Making breakfast count

27 January 2020

Breakfast—an important part of anyone’s daily routine, but after a life-changing event such as a stroke, that can be difficult. On our Nell Gwynne Ward at Chelsea and Westminster Hospital, Breakfast Group provides a good social occasion, supports recovery, and helps assessment for patients.

Breakfast—an important part of anyone’s daily routine, but after a life-changing event such as a stroke, that can be difficult. On our Nell Gwynne Ward at Chelsea and Westminster Hospital, Breakfast Group provides a good social occasion, supports recovery, and helps assessment for patients.

Breakfast Group uses adaptable and adjustable furniture and cutlery to promote independence. It allows patients, such as Bahman (pictured), the chance at recovery outside of a clinical perspective and prepares them for life at home. Bahman suffered from weakness in his hand following his stroke and said that ‘Breakfast Group is good—it has helped my hand and has allowed my confidence to grow’.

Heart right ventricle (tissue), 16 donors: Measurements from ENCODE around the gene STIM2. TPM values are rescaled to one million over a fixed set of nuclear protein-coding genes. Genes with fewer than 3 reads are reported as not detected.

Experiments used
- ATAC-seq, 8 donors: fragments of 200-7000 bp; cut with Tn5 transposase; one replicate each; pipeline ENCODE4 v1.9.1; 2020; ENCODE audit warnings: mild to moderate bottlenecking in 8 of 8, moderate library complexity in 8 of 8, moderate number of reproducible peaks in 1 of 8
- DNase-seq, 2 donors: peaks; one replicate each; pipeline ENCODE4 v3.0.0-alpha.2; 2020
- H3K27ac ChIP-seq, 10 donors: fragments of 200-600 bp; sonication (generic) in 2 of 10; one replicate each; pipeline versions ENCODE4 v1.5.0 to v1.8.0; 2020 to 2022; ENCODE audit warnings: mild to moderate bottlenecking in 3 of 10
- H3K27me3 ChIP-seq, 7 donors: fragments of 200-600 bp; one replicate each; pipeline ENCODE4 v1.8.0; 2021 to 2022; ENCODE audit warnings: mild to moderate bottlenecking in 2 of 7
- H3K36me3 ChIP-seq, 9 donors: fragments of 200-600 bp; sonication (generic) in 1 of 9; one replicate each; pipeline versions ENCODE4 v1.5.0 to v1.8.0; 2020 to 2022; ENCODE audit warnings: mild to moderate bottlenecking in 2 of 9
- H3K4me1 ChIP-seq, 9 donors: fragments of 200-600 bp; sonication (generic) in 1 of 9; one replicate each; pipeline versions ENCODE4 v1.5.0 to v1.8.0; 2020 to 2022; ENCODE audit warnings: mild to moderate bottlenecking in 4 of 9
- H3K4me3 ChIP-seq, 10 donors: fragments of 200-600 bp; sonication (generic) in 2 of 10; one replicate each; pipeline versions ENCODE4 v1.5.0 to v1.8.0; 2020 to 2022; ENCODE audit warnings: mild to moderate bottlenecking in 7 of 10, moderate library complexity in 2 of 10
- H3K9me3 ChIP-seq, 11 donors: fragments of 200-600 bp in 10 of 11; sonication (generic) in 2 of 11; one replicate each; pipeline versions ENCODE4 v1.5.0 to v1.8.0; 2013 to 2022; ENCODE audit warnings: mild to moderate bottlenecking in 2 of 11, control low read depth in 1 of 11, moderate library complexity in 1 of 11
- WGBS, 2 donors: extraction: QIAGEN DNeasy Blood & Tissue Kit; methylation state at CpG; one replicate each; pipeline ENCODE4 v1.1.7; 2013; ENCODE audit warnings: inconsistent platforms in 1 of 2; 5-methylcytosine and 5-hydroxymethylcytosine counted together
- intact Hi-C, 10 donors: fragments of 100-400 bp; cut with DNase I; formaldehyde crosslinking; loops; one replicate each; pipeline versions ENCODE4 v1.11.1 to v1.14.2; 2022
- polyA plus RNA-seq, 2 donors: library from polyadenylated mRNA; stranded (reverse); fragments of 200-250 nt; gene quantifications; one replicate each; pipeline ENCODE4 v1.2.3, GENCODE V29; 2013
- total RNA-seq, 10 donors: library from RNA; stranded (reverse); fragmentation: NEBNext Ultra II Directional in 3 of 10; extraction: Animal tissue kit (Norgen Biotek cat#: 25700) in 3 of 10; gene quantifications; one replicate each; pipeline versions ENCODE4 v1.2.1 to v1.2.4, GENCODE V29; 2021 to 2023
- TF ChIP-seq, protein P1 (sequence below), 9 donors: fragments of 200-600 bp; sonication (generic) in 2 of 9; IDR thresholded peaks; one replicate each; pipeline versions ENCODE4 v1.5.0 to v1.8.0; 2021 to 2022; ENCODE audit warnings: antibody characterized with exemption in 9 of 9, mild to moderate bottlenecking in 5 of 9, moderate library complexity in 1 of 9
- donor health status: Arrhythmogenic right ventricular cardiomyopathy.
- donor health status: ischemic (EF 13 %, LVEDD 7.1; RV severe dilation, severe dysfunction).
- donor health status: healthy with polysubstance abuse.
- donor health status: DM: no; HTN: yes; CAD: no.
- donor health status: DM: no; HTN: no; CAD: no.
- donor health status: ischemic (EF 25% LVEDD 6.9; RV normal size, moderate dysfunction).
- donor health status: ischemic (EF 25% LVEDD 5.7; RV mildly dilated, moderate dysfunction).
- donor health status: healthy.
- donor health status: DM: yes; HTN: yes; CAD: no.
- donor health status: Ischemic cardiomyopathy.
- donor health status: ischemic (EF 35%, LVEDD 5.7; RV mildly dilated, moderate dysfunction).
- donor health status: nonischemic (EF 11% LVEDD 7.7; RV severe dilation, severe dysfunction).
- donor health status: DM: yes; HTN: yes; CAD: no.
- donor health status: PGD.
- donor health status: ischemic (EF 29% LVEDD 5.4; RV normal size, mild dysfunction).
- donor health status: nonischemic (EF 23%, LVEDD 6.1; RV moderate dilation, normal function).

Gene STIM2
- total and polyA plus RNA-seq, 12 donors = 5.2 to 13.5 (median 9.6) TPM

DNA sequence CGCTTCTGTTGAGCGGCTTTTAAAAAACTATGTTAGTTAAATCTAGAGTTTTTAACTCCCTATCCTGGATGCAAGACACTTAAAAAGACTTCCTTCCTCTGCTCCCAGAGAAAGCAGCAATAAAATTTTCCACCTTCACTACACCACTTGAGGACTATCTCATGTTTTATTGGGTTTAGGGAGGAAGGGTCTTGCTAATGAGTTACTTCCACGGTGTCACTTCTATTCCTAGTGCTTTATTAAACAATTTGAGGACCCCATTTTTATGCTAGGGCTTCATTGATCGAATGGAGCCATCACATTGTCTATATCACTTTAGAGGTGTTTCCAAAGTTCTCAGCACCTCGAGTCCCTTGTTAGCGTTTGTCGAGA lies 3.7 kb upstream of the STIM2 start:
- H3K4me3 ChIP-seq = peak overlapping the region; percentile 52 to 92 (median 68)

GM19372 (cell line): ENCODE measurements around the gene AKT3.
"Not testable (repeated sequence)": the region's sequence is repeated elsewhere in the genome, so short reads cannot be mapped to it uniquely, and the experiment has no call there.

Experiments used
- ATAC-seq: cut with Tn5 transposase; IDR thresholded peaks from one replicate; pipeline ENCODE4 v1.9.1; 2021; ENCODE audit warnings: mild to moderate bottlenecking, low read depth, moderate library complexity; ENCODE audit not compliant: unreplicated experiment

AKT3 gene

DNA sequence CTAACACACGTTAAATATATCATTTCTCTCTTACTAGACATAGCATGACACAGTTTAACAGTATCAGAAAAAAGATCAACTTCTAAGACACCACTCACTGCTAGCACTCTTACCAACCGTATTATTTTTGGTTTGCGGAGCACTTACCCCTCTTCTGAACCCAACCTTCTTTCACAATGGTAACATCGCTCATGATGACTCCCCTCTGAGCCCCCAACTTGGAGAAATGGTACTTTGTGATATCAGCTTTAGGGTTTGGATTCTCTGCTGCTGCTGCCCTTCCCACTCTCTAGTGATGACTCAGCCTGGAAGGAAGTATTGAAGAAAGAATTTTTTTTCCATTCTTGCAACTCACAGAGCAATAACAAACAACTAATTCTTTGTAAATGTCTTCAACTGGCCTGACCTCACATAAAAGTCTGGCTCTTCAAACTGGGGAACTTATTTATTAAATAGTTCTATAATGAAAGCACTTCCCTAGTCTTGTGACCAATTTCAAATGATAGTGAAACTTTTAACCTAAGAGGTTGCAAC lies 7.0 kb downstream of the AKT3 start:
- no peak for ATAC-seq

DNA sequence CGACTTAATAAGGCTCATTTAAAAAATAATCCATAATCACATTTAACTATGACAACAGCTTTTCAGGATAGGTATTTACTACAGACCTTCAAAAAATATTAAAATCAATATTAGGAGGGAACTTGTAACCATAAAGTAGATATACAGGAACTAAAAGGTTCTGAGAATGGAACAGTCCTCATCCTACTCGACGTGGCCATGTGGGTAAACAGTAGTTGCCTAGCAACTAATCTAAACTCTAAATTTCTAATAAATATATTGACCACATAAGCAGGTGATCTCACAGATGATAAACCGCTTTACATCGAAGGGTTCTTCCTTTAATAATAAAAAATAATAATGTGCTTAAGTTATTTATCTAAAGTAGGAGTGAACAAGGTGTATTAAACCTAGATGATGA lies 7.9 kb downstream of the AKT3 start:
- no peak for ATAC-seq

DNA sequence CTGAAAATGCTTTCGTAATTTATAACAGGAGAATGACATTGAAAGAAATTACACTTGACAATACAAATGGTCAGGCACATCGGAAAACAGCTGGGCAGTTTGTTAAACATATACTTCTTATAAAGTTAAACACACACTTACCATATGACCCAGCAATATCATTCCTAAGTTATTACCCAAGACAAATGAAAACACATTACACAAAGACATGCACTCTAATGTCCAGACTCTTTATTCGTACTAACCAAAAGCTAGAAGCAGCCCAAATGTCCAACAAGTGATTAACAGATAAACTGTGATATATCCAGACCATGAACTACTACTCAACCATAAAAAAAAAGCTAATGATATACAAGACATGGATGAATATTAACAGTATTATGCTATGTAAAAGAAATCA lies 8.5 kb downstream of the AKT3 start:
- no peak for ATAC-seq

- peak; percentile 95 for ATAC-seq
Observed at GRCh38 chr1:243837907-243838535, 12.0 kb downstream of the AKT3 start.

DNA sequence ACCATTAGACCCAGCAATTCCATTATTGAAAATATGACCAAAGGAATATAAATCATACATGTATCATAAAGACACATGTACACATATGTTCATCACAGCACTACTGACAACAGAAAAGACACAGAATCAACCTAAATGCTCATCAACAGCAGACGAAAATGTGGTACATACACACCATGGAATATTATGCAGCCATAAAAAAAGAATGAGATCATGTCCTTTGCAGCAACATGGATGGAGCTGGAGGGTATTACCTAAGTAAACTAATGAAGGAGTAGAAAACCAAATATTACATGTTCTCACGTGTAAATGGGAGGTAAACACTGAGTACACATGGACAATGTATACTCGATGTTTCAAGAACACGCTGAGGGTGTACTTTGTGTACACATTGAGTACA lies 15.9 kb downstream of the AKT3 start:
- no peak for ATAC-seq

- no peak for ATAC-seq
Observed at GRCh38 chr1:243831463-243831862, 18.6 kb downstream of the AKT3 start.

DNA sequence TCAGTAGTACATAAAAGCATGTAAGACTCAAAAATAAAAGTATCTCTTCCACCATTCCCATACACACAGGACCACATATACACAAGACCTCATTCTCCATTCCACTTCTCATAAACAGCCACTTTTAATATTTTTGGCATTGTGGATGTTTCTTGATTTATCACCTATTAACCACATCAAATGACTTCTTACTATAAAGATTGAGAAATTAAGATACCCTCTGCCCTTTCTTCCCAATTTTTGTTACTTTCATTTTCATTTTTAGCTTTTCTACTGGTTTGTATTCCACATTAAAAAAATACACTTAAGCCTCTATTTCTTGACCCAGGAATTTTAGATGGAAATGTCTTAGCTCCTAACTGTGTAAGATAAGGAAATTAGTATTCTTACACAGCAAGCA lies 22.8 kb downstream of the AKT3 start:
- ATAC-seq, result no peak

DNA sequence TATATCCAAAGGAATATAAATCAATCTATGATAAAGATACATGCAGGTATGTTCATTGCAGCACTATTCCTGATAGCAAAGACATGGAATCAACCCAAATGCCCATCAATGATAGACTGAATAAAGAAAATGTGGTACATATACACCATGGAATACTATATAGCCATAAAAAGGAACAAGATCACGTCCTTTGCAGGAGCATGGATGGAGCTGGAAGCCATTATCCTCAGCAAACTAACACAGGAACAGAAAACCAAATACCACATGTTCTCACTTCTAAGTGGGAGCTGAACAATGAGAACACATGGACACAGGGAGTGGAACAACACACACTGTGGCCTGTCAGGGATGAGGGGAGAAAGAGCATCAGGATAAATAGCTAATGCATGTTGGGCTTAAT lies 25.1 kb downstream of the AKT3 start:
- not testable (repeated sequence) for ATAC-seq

Occupational therapists (OT) organise Breakfast Group twice a week on the ward. Each OT nominates one or two suitable patients to attend each event. Patients who attend usually have been admitted following a stroke, but occasionally include neurology and medical patients.

The group helps patients gain independence and confidence in everyday tasks such as making hot drinks and meal preparation whilst recovering. Patients usually attend breakfast group with rehabilitation goals or for assessment purposes—mostly aimed at cognition, visual field or upper limb issues post-stroke. However, one of the main benefits of the group is for patients to socialise and meet others who are in a similar situation to them, in an informal setting, away from their beds, which can help lift a patient’s mood and morale.

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